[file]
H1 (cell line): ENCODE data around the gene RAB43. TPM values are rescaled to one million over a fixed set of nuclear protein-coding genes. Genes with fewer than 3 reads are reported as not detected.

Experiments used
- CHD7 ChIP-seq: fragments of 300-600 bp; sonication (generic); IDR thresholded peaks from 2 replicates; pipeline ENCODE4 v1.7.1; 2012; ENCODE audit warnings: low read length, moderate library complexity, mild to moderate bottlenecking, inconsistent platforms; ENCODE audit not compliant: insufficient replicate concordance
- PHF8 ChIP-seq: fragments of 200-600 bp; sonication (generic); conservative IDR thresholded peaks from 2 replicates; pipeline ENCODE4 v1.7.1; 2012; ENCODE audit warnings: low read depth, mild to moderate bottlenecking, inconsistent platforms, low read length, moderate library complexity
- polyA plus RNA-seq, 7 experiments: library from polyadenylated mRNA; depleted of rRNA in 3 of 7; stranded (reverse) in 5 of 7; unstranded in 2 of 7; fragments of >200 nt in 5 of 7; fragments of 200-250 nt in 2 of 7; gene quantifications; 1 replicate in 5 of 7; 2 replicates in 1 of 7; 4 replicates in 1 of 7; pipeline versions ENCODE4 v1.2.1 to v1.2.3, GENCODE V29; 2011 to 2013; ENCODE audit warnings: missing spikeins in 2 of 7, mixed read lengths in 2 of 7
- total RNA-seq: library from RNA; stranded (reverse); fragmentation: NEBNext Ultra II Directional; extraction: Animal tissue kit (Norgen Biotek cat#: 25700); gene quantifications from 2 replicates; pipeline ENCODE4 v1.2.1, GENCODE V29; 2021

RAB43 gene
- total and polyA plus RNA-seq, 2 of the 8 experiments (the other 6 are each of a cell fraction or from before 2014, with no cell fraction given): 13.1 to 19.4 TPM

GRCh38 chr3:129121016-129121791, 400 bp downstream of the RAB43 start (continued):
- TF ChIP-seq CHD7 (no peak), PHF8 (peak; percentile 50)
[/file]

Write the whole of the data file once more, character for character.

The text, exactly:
H1 (cell line): ENCODE data around the gene RAB43. TPM values are rescaled to one million over a fixed set of nuclear protein-coding genes. Genes with fewer than 3 reads are reported as not detected.

Experiments used
- CHD7 ChIP-seq: fragments of 300-600 bp; sonication (generic); IDR thresholded peaks from 2 replicates; pipeline ENCODE4 v1.7.1; 2012; ENCODE audit warnings: low read length, moderate library complexity, mild to moderate bottlenecking, inconsistent platforms; ENCODE audit not compliant: insufficient replicate concordance
- PHF8 ChIP-seq: fragments of 200-600 bp; sonication (generic); conservative IDR thresholded peaks from 2 replicates; pipeline ENCODE4 v1.7.1; 2012; ENCODE audit warnings: low read depth, mild to moderate bottlenecking, inconsistent platforms, low read length, moderate library complexity
- polyA plus RNA-seq, 7 experiments: library from polyadenylated mRNA; depleted of rRNA in 3 of 7; stranded (reverse) in 5 of 7; unstranded in 2 of 7; fragments of >200 nt in 5 of 7; fragments of 200-250 nt in 2 of 7; gene quantifications; 1 replicate in 5 of 7; 2 replicates in 1 of 7; 4 replicates in 1 of 7; pipeline versions ENCODE4 v1.2.1 to v1.2.3, GENCODE V29; 2011 to 2013; ENCODE audit warnings: missing spikeins in 2 of 7, mixed read lengths in 2 of 7
- total RNA-seq: library from RNA; stranded (reverse); fragmentation: NEBNext Ultra II Directional; extraction: Animal tissue kit (Norgen Biotek cat#: 25700); gene quantifications from 2 replicates; pipeline ENCODE4 v1.2.1, GENCODE V29; 2021

RAB43 gene
- total and polyA plus RNA-seq, 2 of the 8 experiments (the other 6 are each of a cell fraction or from before 2014, with no cell fraction given): 13.1 to 19.4 TPM

GRCh38 chr3:129121016-129121791, 400 bp downstream of the RAB43 start (continued):
- TF ChIP-seq CHD7 (no peak), PHF8 (peak; percentile 50)